By: Curtis Wiberg
One of the most emotional issues in a contested Colorado divorce occurs when the parties do not agree on what parenting arrangements are in the best interests of the child/children. The concerns one parent may have about the other parent and how that concern affects the well-being of the children can be hard to prove to the Court. For these reasons, Colorado enacted two separate statutes authorizing a Court to appoint an expert to look into the family situation and make recommendations to the Court as to what is in a child’s best interest, both as to decision making (legal custody) and parenting time (visitation).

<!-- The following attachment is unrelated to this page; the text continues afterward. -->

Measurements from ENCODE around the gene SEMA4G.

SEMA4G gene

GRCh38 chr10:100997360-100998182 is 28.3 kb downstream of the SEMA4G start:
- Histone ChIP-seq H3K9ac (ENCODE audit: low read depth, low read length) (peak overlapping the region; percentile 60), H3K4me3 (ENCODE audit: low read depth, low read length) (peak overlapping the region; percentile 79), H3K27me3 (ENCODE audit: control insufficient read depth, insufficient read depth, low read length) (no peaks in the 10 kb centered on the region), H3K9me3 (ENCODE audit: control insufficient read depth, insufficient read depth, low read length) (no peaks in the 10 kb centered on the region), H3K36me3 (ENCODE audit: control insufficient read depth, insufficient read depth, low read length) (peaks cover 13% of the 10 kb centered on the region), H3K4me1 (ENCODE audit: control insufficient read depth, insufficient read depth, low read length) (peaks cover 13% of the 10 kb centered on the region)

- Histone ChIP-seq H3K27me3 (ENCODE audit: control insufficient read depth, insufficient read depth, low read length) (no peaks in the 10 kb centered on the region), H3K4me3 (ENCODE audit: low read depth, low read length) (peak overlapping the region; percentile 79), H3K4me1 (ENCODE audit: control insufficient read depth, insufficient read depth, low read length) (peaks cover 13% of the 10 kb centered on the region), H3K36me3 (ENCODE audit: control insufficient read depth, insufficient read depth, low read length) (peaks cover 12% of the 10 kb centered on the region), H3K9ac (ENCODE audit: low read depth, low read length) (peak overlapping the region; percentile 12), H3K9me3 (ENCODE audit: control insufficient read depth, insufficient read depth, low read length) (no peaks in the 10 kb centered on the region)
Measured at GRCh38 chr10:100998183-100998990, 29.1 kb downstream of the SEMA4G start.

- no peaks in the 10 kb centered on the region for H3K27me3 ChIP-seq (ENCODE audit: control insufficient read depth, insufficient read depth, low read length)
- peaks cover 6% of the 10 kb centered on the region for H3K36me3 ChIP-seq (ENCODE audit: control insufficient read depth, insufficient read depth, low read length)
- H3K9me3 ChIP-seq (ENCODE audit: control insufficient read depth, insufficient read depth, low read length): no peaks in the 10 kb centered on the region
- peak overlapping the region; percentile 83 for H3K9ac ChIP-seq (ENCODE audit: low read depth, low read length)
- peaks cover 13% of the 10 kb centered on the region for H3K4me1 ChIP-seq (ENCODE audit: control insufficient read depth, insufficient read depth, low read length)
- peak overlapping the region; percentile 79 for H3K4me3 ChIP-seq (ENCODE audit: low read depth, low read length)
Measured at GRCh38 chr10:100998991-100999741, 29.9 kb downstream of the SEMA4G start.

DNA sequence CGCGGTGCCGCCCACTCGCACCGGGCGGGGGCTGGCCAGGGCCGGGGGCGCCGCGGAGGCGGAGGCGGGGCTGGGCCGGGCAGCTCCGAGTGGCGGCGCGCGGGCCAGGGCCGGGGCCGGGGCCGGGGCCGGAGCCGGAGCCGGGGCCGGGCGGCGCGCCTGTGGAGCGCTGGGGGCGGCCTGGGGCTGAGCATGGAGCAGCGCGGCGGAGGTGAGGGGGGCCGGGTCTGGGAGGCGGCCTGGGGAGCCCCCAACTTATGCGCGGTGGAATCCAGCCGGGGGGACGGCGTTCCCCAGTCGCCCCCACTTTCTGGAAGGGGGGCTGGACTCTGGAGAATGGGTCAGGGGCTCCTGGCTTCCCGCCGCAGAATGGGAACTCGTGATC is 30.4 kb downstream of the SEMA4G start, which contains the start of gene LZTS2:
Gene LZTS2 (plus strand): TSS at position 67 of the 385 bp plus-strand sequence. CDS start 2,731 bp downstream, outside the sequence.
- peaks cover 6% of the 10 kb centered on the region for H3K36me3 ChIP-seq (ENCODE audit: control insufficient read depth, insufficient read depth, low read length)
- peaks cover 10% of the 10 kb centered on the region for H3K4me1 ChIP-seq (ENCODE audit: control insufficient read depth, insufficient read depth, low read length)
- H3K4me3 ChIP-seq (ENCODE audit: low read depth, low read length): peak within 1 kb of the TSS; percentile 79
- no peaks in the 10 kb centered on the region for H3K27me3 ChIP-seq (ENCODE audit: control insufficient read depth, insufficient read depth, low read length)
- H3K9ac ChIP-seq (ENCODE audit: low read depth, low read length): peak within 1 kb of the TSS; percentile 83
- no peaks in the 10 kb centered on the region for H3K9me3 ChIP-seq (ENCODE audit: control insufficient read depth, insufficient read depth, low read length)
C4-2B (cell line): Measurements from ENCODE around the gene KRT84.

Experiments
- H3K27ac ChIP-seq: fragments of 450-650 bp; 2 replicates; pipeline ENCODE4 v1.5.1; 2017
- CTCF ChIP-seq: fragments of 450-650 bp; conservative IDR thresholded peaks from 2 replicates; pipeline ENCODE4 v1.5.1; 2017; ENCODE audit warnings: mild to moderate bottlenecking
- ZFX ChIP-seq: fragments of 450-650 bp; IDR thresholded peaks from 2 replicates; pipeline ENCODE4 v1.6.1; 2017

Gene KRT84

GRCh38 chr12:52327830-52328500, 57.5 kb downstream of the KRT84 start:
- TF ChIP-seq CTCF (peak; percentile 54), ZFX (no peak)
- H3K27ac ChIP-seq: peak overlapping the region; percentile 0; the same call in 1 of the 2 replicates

One statute (C.R.S. § 14-10-116.5) authorizes the appointment of a Child Family Investigator (CFI). In essence, a CFI is a neutral, third person charged with the duty of investigation the best interest of the children and submitting a written report, with recommendations, to the court. A CFI is often-times a lawyer, but sometimes a mental health professional. An advantage of using a CFI is the cost, as the fees are statutorily capped at $2,750, except in extraordinary circumstances, and are usually split between the parties. CFI’s can be used both before final orders and after, such as in a modification situation. In post-decree divorce cases or in custody cases, if one party is indigent, the Court can authorize the state to pay that person’s portion of the CFI’s fees. A CFI’s investigation usually involves interviewing each parent alone, a home visit with the parent and child/children, a review of the pleadings, an interview with the child if they are old enough, a review of any questionnaire the CFI provides the parent, and interviews with any collateral witnesses like extended family, teachers, or therapists. Directives prepared by the Colorado Supreme Court govern the conduct of the CFI to ensure an unbiased and thorough investigation that is well documented, among other things. The CFI then prepares a report of his or her findings and submits recommendations to the court on decision-making, parenting time, holiday parenting time, and if appropriate, recommendations for counseling or lifestyle changes for either or both parties. Continue reading